8 Things at Shanghai Disneyland You Would Never See in the US Parks


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1. Mickey Avenue

What’s a Disney Park without Main Street, U.S.A. just beyond its entrance? Based off early 20th century small towns like Marceline, Missouri and Fort Collins, Colorado, most Americans are able to connect to this nostalgic idea. However, Imagineers knew Chinese citizens wouldn’t necessarily feel the same way, so they created something new for Disney’s latest park in Asia. For a departure from the norm, Shanghai’s clock tower arch (sans train station) leads you to a shortened version of Main Street mashed up with Toontown titled Mickey Avenue. Here, you’ll find shops and spots to grab tasty treats, mixed in with whimsical theming from the Three Little Pigs’ houses to a Scrooge McDuck-owned bank.

2. Pepsi Products

Coca-Cola has long been the signature soft drink of Disney parks — Walt Disney World even features a whole store and rooftop bar devoted to the soda at Disney Springs. If you’ve been visiting the US parks for years, you’ll be thrown off by Shanghai’s offering of Pepsi products in place of classic Coke. Blasphemy!

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3. Empty Star Wars Launch Bay

Due to either a lack of popularity of the Star Wars franchise in China or just the fact that it’s tucked far back into Tomorrowland, this exhibit and character meet-and-greet spot is often unloved. You can walk right up to Mandarin-speaking Darth Vader and Kylo Ren, have your photo taken with BB-8, C-3PO, or R2-D2, and even pretend to pilot the Millennium Falcon. With non-existent wait times throughout the entire complex, it might seem difficult to believe you’re actually in a Disney park.



4. Fence Sitting

Sure, E-ticket attractions like Tron Lightcycle Power Run and Pirates of the Caribbean: Battle for the Sunken Treasure were incredible experiences to have at this nearly new park, but what really tickled me on my visit? I spent my entire viewing of the nighttime fireworks display, Ignite the Dream, perched atop a fence. As a former cast member myself, I knew this would normally be a huge no-no to even attempt in Orlando or Anaheim, but I saw others doing it with success, so I giddily followed along. While certainly not a very comfortable (or even safe) balancing act, sitting on a railing in a Disney park without getting barked at by a cast member delighted me to no end.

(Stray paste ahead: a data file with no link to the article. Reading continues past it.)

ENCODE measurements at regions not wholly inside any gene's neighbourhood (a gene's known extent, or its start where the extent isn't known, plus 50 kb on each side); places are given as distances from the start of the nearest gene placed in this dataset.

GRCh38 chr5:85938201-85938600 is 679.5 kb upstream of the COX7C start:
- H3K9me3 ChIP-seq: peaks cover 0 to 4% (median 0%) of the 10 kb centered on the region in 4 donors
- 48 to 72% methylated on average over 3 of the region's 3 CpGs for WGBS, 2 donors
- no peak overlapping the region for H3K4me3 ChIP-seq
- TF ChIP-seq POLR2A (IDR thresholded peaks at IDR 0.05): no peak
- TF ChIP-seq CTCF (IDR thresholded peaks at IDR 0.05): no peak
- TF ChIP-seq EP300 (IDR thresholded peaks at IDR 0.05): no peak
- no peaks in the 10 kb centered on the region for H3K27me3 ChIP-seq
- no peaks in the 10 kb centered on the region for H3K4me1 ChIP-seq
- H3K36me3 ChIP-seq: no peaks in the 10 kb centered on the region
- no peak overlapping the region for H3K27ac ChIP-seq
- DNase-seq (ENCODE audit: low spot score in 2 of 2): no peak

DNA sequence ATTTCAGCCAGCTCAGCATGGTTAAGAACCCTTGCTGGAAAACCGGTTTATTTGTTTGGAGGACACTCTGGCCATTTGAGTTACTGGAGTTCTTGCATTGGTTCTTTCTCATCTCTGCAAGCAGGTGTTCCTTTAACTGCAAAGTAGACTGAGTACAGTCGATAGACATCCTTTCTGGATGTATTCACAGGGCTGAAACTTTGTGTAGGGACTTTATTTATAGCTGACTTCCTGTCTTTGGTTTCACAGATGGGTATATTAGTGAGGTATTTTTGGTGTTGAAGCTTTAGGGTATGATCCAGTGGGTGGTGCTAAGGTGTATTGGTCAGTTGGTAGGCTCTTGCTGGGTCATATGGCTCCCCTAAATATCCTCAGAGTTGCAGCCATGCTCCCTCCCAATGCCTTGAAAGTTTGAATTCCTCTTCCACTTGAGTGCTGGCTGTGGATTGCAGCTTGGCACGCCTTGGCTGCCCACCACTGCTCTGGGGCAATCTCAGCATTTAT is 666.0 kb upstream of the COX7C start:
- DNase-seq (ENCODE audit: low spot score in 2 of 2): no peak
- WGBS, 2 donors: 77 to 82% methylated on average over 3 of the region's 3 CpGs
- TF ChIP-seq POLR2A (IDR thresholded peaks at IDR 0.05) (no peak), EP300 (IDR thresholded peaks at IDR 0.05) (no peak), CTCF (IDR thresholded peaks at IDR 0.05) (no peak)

5. Squatting Toilets

Not just limited to the parks, you will commonly find squatting toilets throughout China. Disneyland’s restrooms offer a near even divide between these types and western toilets, so just look out for the symbol on the door to decipher which one you’ll be walking into, or you might be in for a surprise. Though it may seem odd to different cultures, it’s actually said to be a healthier way to answer nature’s call than what many would call the “traditional method.”

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6. A Whole Gelatoni Shop

Remember Duffy the Disney Bear? Though overlooked by most US park visitors, Mickey’s teddy bear took on a whole new life overseas. After gaining popularity, he was joined by pals like Shellie May and Gelatoni, an Italian cat who paints with his tail and pastel gelato. This character is immensely popular in Asia; in fact, he made his Shanghai Disneyland debut with a whole store devoted to merchandise from plush to purses. This shop is most likely temporary, but Duffy and the gang’s presence isn’t going anywhere.

7. Guests Selling Merchandise

From the metro en route to the entrance queue, and even inside the turnstiles, you will likely encounter guests selling off-brand Minnie ears and more out of duffel bags. Having been to all of the North American parks dozens of times each, I can safely say the first time I ever encountered this oddity was at Shanghai Disneyland. Security is, of course, pushing against unauthorized sellers, so the best way to deal with people gesturing towards their bag is to say “no thank you” and keep walking.

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8. Challenge Trails at Camp Discovery

This isn’t one of SDL’s marquee attractions, but it should be. Unlike anything you’d find in the US parks, this choose-your-own-adventure ropes course gives you the chance to navigate across swinging platforms, scale the side of a cavern, and take daring leaps above a mountainous waterfall. Though you’re in a harness and hooked up to a rail system overhead, these trails pair fun with thrills for a seemingly-dangerous adventure you’d never expect to find at Disneyland or Disney World’s safety-focused parks.



*The information contained in this article represents the opinion of the author, and not necessarily the opinion of the DIS.

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